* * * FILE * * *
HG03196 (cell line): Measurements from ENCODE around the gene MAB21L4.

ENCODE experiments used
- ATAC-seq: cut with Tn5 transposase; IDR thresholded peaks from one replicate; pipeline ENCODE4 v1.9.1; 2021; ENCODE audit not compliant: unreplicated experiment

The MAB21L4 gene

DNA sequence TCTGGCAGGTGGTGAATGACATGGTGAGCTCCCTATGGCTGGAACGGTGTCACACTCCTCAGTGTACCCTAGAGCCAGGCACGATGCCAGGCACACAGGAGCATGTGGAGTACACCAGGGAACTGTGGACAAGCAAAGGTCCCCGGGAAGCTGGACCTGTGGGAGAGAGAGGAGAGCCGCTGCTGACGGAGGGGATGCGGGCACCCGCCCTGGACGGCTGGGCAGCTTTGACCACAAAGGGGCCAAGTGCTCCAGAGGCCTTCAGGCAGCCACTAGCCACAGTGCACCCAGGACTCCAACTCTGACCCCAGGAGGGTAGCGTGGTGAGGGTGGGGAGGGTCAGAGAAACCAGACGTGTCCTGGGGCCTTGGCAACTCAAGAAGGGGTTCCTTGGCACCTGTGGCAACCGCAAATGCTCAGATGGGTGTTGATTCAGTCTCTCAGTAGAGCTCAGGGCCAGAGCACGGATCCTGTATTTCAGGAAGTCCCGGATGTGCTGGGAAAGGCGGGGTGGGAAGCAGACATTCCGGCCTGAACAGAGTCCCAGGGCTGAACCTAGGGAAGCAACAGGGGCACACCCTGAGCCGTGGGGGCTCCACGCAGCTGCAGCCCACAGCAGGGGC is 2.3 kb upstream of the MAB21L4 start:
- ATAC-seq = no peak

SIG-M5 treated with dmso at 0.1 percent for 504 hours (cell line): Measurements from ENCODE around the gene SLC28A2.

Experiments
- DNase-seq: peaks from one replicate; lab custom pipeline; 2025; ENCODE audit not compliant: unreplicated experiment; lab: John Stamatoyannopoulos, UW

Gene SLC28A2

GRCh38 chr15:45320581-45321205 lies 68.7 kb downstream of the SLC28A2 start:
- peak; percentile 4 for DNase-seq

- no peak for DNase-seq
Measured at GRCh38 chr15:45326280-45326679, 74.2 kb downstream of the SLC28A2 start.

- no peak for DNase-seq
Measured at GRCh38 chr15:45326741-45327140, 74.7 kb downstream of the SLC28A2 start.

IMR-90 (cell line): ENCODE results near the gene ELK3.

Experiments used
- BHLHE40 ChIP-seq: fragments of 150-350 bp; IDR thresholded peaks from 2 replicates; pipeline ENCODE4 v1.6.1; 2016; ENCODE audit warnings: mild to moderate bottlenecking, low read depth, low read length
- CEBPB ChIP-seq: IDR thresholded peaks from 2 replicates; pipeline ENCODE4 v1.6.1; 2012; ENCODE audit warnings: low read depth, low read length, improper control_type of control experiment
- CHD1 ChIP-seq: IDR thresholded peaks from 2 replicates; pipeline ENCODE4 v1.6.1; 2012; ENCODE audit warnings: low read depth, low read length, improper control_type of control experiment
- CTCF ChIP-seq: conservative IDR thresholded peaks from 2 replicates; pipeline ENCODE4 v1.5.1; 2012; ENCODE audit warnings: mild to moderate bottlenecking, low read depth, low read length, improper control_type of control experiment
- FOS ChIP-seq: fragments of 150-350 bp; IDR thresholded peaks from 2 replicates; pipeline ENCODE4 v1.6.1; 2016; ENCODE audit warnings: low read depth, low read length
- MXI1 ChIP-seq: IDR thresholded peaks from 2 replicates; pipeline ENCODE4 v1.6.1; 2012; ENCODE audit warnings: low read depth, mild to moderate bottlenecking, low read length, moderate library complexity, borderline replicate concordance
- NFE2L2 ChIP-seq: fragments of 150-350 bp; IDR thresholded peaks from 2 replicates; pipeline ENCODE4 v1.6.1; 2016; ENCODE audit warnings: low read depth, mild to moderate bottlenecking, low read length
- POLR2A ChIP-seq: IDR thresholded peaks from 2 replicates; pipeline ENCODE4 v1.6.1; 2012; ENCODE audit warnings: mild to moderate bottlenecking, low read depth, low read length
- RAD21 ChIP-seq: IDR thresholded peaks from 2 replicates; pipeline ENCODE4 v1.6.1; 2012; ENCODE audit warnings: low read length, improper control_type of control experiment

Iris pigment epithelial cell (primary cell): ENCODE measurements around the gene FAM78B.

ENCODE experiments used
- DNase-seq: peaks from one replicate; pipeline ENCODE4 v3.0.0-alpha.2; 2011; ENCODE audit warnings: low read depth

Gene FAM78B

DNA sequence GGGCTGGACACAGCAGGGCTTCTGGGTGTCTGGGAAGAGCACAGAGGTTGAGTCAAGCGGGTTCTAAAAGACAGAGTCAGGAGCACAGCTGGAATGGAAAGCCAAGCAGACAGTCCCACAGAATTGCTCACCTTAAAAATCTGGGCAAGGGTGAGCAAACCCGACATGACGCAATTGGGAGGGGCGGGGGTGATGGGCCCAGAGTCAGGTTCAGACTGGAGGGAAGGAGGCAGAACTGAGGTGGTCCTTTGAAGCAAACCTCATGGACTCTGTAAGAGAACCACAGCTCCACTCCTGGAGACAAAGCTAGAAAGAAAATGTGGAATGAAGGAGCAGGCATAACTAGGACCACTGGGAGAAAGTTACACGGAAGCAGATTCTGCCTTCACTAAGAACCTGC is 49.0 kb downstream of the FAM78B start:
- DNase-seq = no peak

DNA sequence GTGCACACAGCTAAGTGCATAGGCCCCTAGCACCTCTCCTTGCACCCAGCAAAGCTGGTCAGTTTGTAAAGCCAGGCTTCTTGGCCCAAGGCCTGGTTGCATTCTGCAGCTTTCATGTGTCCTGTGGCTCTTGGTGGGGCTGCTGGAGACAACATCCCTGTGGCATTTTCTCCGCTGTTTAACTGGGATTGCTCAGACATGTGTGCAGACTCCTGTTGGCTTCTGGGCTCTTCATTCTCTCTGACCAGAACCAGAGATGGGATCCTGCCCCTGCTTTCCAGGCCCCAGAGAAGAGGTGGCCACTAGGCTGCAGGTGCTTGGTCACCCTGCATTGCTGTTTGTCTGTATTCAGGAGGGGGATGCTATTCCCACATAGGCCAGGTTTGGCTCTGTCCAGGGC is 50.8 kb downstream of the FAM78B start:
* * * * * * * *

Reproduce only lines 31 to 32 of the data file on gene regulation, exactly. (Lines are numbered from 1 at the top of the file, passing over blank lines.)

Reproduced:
Gene FAM78B

DNA sequence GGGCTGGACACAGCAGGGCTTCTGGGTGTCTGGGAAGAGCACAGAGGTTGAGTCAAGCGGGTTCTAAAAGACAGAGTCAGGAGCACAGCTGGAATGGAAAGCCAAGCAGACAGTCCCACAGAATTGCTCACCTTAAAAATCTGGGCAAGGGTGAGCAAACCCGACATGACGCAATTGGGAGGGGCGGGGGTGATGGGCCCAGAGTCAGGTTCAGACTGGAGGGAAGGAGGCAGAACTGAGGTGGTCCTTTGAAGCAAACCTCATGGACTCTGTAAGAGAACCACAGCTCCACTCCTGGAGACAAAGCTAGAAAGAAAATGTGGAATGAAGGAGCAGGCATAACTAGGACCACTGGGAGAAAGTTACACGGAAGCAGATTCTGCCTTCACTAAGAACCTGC is 49.0 kb downstream of the FAM78B start: